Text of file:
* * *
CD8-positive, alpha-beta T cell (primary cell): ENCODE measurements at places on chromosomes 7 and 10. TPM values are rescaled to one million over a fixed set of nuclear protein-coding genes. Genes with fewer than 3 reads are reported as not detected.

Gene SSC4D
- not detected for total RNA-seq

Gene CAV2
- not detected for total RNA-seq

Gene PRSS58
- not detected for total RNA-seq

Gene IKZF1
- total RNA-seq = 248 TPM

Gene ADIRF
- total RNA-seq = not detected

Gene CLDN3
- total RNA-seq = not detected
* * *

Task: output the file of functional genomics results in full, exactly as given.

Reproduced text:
CD8-positive, alpha-beta T cell (primary cell): ENCODE measurements at places on chromosomes 7 and 10. TPM values are rescaled to one million over a fixed set of nuclear protein-coding genes. Genes with fewer than 3 reads are reported as not detected.

Gene SSC4D
- not detected for total RNA-seq

Gene CAV2
- not detected for total RNA-seq

Gene PRSS58
- not detected for total RNA-seq

Gene IKZF1
- total RNA-seq = 248 TPM

Gene ADIRF
- total RNA-seq = not detected

Gene CLDN3
- total RNA-seq = not detected